Retrace steps of mystic Aleister Crowley on a Hudson River island—Frances Marion Platt, Hudson Valley One [HT Pope Joan II]
But in August 1918, the island also attracted a most improbable visitor from across the Pond, making it an especially appropriate destination in this Samhain season — or at any of the quarter or cross-quarter days, really, or during a full moon. His name was Aleister Crowley.
So what was this rascally archmage doing in our neck of the woods at age 42? Good question. There’s a school of thought that he had been working for either British or American intelligence, perhaps for decades, disseminating disinformation by writing propagandistic essays for pro-German publications. These drew attacks on Crowley as a traitor, but closer reading shows that they were blatantly satirical and absurd — such as one in which he argued that England ought to become a colony of Germany because the people of island nations were fit only to become fisherman or pirates. Was it just his dark sense of humor, or was he a government agent? There are clues indicating the latter but no conclusive proof. And it’s hard to fathom what espionage function he might have been serving by camping out for 40 days and 40 nights on an island halfway up the Hudson River in the waning days of World War I: watching for passing U-boats, perhaps?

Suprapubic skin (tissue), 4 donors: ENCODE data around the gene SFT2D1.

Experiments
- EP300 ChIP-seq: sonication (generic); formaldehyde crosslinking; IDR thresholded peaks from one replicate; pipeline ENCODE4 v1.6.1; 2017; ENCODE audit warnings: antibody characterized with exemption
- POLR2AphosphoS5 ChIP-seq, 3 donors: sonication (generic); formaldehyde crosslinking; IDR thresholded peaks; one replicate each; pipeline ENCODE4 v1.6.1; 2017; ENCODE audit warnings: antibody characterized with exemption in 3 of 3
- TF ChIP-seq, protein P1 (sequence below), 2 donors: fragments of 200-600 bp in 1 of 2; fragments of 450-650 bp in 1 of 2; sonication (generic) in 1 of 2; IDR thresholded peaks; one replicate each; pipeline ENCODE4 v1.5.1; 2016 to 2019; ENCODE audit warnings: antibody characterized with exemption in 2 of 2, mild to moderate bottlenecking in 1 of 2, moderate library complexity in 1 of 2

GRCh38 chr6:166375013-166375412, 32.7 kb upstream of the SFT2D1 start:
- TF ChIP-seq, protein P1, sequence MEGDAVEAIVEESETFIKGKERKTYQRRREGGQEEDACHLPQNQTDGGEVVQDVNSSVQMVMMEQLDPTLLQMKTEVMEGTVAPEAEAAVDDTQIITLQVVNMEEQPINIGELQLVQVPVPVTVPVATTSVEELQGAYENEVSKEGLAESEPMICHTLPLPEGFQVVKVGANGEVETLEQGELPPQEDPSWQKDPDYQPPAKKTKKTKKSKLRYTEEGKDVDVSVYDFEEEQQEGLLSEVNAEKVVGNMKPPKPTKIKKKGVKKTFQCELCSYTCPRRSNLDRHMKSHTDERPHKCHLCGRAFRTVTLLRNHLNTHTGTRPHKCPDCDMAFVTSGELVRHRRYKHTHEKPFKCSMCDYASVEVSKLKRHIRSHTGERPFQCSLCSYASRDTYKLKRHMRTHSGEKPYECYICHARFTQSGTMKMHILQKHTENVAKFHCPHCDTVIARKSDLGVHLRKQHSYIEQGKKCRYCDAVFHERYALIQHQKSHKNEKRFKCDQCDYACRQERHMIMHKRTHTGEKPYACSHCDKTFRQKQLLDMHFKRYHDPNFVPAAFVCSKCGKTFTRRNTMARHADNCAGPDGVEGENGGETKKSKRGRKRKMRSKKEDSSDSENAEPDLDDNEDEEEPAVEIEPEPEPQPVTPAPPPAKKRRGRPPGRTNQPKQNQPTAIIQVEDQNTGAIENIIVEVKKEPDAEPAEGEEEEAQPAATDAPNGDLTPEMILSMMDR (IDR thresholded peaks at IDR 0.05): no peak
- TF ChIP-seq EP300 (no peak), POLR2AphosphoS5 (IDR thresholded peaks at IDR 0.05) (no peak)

In any case, Crowley decided to spend some time, which he called a “magickal retirement,” in the local wilderness meditating and working on his translation and commentary for the Tao Te Ching. He had come to America in 1914, and by 1918 was low on funds. So some Hudson Valley friends — including the almost-as-notorious globetrotting journalist William Seabrook of Rhinebeck, best-remembered for giving the Western world the term “zombie” in his account of a sojourn in Haiti learning vodun practices — staked Crowley to a tent, a canoe and some cash for provisions. To their alarm, he spent the money on gallons of red paint, brushes and climbing rope, which he used to paint Thelemic slogans all over the rocky outcrops of Esopus Island.
As it turned out, Crowley’s gamble that he would be “fed by ravens” while in his self-imposed isolation paid off. Curious locals spotted the graffiti and stopped by to chat with the odd man who was sitting on the shore in the lotus position for hours at a time. They started bringing food and drink (and his biographers also say that this “hermit” didn’t have to forswear drugs or women for 40 days, either). John Burroughs was still alive at the time, and while we have no record of their having met, it’s amusing to speculate what a conversation between these two sages might have been like. When it was all over, Crowley claimed to have experienced some profound mystical revelations on Esopus Island, and went on to further adventures in Sicily, Leipzig, Lisbon and back to England, where he died in 1947 — of either a respiratory infection or a heroin overdose, depending on which biography you believe.